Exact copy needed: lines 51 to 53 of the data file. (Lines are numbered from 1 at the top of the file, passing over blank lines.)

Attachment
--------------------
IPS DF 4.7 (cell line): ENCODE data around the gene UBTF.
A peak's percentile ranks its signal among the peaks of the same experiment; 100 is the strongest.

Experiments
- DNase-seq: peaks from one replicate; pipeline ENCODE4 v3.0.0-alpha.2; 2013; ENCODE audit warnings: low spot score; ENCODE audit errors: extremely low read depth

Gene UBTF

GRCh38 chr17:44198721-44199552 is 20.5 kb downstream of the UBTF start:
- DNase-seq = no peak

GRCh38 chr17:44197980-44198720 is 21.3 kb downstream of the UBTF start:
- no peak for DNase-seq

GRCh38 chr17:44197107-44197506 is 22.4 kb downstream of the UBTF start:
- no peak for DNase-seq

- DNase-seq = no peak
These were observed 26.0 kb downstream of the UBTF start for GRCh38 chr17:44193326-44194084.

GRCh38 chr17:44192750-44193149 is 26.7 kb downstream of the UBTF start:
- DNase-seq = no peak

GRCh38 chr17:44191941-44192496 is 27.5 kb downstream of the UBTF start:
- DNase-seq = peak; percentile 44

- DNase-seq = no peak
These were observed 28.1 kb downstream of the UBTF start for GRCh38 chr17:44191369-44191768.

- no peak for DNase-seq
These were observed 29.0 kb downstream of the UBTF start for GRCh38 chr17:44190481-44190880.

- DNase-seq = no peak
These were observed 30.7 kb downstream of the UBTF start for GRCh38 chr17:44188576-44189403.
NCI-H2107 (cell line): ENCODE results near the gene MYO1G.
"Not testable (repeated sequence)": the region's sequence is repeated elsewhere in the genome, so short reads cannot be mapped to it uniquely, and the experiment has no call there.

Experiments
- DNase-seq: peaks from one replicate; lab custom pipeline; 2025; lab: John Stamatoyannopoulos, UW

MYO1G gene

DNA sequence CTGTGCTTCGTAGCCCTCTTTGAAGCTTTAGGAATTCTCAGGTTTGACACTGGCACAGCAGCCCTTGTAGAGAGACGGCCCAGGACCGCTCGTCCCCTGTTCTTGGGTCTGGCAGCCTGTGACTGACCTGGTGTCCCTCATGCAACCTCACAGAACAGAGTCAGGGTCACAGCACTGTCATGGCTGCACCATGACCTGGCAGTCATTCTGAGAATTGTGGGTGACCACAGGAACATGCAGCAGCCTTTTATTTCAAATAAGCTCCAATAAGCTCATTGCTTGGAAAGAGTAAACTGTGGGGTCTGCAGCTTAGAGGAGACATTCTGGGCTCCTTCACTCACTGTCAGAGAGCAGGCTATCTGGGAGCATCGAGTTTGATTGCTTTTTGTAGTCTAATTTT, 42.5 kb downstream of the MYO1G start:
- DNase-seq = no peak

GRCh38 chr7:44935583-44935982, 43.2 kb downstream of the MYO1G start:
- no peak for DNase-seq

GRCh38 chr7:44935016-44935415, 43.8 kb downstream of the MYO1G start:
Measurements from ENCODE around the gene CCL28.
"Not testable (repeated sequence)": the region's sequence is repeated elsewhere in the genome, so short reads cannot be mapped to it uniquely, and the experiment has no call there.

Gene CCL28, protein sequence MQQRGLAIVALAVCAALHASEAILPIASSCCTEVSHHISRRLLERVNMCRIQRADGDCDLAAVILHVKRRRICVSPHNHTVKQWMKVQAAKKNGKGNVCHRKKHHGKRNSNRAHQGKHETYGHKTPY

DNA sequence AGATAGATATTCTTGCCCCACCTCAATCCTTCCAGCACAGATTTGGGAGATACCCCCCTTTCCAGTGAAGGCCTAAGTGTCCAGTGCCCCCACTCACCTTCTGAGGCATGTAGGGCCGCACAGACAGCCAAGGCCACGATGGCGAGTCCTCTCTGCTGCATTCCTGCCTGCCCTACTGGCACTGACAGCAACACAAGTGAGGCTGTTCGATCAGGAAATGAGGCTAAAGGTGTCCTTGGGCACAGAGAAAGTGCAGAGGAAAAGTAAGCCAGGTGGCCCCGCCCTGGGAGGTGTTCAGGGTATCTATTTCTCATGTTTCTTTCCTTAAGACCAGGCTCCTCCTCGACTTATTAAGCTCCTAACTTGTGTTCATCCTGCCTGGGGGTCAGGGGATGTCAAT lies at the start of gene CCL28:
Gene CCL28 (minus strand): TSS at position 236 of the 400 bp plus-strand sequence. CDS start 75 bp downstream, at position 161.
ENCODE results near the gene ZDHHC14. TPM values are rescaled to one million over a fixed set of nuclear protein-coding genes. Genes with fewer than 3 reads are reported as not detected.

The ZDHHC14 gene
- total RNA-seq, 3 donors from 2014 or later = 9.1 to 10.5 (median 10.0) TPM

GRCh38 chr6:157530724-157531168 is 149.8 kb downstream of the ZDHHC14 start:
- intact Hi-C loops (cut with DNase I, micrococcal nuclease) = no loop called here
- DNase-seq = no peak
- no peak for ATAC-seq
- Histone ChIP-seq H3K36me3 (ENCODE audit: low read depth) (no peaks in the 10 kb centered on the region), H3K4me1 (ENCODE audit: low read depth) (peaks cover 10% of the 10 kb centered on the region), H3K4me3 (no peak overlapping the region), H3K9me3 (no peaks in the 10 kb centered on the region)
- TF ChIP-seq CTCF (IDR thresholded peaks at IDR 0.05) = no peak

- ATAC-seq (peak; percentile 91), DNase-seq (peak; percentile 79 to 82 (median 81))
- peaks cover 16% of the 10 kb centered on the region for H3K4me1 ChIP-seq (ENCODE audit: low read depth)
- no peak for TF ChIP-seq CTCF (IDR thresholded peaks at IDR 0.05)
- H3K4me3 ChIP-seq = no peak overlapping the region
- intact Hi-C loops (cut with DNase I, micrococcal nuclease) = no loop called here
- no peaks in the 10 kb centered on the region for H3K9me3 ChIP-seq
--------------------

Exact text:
- H3K4me3 ChIP-seq = no peak overlapping the region
- intact Hi-C loops (cut with DNase I, micrococcal nuclease) = no loop called here
- no peaks in the 10 kb centered on the region for H3K9me3 ChIP-seq